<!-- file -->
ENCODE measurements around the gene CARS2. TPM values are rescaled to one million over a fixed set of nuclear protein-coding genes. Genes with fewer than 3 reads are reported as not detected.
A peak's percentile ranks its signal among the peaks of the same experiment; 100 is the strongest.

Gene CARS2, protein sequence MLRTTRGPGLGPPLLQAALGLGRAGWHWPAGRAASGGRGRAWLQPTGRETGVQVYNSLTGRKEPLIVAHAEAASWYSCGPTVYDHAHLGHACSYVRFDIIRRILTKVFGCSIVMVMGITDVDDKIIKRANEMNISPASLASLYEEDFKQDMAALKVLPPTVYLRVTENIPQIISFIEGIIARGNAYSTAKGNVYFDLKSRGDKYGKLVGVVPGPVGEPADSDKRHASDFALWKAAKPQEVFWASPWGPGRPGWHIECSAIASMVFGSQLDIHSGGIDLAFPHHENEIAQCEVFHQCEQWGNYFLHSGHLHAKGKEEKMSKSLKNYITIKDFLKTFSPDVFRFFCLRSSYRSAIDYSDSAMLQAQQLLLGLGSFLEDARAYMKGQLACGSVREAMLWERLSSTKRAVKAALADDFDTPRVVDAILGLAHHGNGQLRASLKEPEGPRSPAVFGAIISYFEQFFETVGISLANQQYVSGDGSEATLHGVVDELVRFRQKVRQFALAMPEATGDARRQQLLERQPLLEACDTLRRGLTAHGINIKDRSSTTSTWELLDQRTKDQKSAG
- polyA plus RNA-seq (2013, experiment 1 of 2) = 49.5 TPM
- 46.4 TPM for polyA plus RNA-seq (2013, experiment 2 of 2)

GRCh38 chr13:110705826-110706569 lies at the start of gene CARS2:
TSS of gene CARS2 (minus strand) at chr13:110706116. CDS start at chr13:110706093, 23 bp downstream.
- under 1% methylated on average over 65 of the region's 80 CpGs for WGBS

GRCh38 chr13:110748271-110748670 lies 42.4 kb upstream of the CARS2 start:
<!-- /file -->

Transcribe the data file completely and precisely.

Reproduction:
ENCODE measurements around the gene CARS2. TPM values are rescaled to one million over a fixed set of nuclear protein-coding genes. Genes with fewer than 3 reads are reported as not detected.
A peak's percentile ranks its signal among the peaks of the same experiment; 100 is the strongest.

Gene CARS2, protein sequence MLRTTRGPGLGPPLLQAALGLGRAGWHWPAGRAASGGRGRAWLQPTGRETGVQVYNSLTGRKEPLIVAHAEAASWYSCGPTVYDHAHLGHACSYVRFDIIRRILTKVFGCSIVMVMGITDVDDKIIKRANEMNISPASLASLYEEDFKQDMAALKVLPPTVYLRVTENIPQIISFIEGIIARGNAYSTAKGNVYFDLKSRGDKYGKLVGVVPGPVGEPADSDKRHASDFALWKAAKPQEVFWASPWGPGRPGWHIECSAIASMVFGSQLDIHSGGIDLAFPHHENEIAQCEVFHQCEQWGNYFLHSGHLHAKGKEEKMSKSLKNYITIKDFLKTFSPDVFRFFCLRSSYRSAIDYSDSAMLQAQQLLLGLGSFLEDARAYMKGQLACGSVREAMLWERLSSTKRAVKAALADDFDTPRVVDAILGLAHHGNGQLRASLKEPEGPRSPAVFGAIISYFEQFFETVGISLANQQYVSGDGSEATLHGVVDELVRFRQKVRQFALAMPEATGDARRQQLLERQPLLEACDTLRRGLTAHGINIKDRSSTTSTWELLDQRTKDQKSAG
- polyA plus RNA-seq (2013, experiment 1 of 2) = 49.5 TPM
- 46.4 TPM for polyA plus RNA-seq (2013, experiment 2 of 2)

GRCh38 chr13:110705826-110706569 lies at the start of gene CARS2:
TSS of gene CARS2 (minus strand) at chr13:110706116. CDS start at chr13:110706093, 23 bp downstream.
- under 1% methylated on average over 65 of the region's 80 CpGs for WGBS

GRCh38 chr13:110748271-110748670 lies 42.4 kb upstream of the CARS2 start: